• She has said of teaching at a community college, "I feel like I can make a greater difference in their lives. I just love that population. It just feels really comfortable to me. I love the women who are coming back to school and getting their degrees, because they're so focused."[38]
  • But following George W. Bush's reelection in 2004, she urged her husband to run again for president,[39] later saying: "I literally wore black for a week. I just could not believe that he won, because I felt that things were already so bad. I was so against the Iraq War. And I said to Joe, 'You've got to change this, you have to change this.'"
    • Libby Copeland, "Campaign Curriculum", The Washington Post, October 23, 2008. Koopia Internet Archive'is, 7. november 2010

  • She told a colleague, "My standard line when students ask me if I am married to the VP is to say that I am one of his relatives. That usually quiets them."
    • Glueck, Katie; Eder, Steve (February 2, 2020). "In Iowa, a Former Second Lady Campaigns to Be the First". The New York Times. p. A16. Archived from the original on July 19, 2020. Retrieved February 12, 2020.


  • Staffers recall Biden always carrying students' work around with her on trips, and Michelle Obama's recollection of her time travelling with Biden was simply, "Jill is always grading papers."[19]
    • Yuan, Jada; Linskey, Annie (August 17, 2020). "Jill Biden is finally ready to be first lady. Can she help her husband beat Trump?". The Washington Post. Archived from the original on August 19, 2020. Retrieved August 19, 2020.


  • That same month, she was named board chair of Save the Children; she said, "I think [their] emphasis on education fits with my life's work."[84]

"Jill Biden to Be Named Board Chair of Save the Children". U.S. News & World Report. Associated Press. February 21, 2017. Archived from the original on August 6, 2017. Retrieved August 6, 2017. https://web.archive.org/web/20170806182746/https://www.usnews.com/news/tennessee/articles/2017-02-21/jill-biden-to-be-named-board-chair-of-save-the-children

  • Then in May 2018, she gave a commencement address at Bishop State Community College in Alabama, telling the graduates that "Maybe like me, life got in the way and it's taken you a lot longer than you expected to get here today. ... Whoever you are, know this, if you can walk across this stage, you can do anything."[90]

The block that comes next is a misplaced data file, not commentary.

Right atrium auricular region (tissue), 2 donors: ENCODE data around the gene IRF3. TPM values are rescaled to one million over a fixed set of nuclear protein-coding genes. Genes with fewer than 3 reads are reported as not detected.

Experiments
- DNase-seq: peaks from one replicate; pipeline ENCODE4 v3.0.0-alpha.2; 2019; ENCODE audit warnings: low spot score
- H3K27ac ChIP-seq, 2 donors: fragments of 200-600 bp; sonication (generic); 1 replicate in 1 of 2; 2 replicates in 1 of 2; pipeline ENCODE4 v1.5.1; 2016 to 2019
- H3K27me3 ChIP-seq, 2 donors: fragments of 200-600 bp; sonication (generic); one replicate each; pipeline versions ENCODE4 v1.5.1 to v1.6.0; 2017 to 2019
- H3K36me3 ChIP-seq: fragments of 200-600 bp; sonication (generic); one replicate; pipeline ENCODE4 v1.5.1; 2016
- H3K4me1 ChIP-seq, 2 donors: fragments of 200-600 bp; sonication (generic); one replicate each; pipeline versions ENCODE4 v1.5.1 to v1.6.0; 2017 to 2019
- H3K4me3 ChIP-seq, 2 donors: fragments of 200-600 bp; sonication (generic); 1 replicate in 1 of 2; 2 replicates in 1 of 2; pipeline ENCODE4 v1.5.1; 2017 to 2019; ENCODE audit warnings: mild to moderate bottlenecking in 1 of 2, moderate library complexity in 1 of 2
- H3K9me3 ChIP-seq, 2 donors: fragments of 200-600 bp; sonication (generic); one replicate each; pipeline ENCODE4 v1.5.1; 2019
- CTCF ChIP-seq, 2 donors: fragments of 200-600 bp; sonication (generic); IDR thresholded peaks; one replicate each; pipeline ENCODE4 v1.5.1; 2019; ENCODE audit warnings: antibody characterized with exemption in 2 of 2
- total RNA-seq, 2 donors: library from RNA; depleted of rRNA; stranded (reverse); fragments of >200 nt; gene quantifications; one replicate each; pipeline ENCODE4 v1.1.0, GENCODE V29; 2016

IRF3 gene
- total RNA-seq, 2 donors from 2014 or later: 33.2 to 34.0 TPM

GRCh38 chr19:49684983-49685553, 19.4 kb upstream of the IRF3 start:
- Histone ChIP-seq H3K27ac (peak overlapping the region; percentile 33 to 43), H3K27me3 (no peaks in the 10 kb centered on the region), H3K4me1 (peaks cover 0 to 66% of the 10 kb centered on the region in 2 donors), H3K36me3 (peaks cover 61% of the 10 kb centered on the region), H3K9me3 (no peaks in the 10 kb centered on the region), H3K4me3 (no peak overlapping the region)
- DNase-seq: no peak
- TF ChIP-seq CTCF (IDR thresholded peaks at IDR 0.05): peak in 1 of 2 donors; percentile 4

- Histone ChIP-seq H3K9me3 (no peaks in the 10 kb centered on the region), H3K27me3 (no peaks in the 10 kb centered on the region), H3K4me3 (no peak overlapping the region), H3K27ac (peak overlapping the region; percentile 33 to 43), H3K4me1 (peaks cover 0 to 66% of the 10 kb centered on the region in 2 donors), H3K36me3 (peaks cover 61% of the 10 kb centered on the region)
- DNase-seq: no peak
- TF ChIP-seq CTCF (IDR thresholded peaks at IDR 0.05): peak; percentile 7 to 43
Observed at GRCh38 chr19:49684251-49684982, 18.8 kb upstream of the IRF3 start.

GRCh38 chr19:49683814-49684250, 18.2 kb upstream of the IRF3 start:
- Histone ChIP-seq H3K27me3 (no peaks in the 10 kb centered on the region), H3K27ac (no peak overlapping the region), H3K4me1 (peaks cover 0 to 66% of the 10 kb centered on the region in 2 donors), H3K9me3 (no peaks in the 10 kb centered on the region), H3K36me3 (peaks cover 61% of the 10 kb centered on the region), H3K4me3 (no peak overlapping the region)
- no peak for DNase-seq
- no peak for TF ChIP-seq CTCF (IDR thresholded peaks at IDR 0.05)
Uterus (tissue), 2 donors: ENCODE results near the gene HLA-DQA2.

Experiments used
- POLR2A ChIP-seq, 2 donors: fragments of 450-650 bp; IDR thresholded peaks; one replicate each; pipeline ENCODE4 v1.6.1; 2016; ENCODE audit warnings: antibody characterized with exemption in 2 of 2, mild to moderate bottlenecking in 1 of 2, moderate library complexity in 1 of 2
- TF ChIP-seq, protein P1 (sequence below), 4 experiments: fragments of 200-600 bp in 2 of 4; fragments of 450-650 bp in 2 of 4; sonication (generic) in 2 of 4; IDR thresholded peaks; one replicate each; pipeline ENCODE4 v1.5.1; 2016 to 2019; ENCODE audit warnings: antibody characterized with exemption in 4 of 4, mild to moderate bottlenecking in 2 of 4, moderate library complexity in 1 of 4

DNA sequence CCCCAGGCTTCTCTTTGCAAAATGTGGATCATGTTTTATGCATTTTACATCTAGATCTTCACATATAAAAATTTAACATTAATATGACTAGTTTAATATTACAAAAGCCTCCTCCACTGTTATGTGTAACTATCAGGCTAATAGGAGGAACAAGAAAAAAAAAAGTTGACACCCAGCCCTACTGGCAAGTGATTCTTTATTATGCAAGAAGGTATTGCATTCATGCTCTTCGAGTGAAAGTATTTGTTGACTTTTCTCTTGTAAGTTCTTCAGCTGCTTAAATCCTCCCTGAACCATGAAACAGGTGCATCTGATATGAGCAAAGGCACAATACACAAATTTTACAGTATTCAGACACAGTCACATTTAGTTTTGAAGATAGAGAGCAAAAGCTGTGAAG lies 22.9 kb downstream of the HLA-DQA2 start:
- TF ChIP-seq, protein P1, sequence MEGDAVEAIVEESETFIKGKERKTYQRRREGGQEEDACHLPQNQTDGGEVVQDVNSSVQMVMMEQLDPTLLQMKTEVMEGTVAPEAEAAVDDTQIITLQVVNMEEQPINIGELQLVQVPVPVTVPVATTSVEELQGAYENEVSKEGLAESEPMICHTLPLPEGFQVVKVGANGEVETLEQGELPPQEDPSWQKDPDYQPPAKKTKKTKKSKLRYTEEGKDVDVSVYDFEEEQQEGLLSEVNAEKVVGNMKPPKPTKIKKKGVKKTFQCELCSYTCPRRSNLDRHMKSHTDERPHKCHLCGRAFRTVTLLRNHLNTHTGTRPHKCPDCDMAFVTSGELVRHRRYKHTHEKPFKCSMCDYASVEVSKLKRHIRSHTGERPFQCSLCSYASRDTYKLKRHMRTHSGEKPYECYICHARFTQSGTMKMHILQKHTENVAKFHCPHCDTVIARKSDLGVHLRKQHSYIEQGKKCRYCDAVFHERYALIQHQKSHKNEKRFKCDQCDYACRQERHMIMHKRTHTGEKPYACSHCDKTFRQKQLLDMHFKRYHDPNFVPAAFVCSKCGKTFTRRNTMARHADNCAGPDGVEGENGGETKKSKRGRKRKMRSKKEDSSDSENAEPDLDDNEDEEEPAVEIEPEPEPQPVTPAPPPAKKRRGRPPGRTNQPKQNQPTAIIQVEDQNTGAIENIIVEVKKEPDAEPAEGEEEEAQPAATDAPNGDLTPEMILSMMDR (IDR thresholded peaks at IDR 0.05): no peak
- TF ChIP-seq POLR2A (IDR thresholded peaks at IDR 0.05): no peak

• "'You can do anything,' Dr. Jill Biden says at Bishop State's Commencement". Huntsville, Alabama: WAAY-TV. May 11, 2018. Archived from the original on July 23, 2018. Retrieved July 23, 2018.


Sally Rooney[muuda]

Sally Rooney (sündinud 20. veebruaril 1991 Castlebaris Mayo maakonnas Iirimaal) on iiri kirjanik, stsenarist, toimetaja ja luuletaja. Eesti keeles on ilmunud tema debüütromaan "Vestlused sõpradega" (i.k "Conversations with Friends", 2017; e.k. Tallinn : Varrak, 2019, tlk Triin Tael). Järjeromaani "Normal People" (2018) alusel valmis 2020 BBC telesari.


I’ve never attempted to write from the perspective of someone older than me so my novels are all about my cohort. That’s not about making a statement, but it’s what I can do.

I certainly never intended to speak for anyone other than myself. Even myself I find it difficult to speak for. My books may well fail as artistic endeavours but I don’t want them to fail for failing to speak for a generation for which I never intended to speak in the first place.

I was born in the same year a Virgin megastore was raided for selling condoms without a pharmacist present. Two years before the decriminalisation of homosexuality. Four years before the legalisation of divorce.

I don’t respond to authority very well. I fundamentally don’t agree with accepting authority that you haven’t agreed to in some way. As a funnel – as a way of making children into adults – I don’t think it’s good practice.

  • [Inglise filoloogia õpinguist Dublini Trinity College'is:]

It was a completely new way of thinking about books and literature and it felt intellectually challenging. I was grappling with the modernists and 19th-century novels and even now I’m still developing the ability to read intelligently, which I hope will continue for the rest of my life.

Tema kohta[muuda]

  • The history of fiction is littered with callow university novels, so what happened next was extraordinary: almost as soon as Conversations with Friends appeared in the spring of 2017, Rooney was being hailed as the voice of the millennials, a Snapchat Salinger. It was an intensity of acclaim that happens once or twice in a generation, placing her alongside Donna Tartt or Zadie Smith as a writer who appeared to emerge fully formed, not only in her craft but as a literary celebrity and a mouthpiece for something in the culture that needed to be articulated.


Jennie Augusta Brownscombe, The First Thanksgiving, 1914. Pilgrim Hall Museum, Plymouth, Massachusetts.
""Esimese tänupüha" filiopietistlikud kujutised hakkasid vohama 19. sajandi lõpus ja 20. sajandi alguses, mil tänupühamüüt populaarsust kogus. Pange tähele selliseid ajaloolisi ebatäpsusi nagu tasandikuindiaanlaste rõivad Wampanoagide seljas (nagu peaehted ja narmastega nahkrõivad), palkmaja, laudlina ja peen mööbel. Tegelik pidusöök oli maalähedasem ja lärmakam üritus kui siin kujutatud vaga kodune stseen." - David J. Silverman, "This Land Is Their Land: The Wampanoag Indians, Plymouth Colony, and the Troubled History of Thanksgiving", Bloomsbury Publishing, 2019.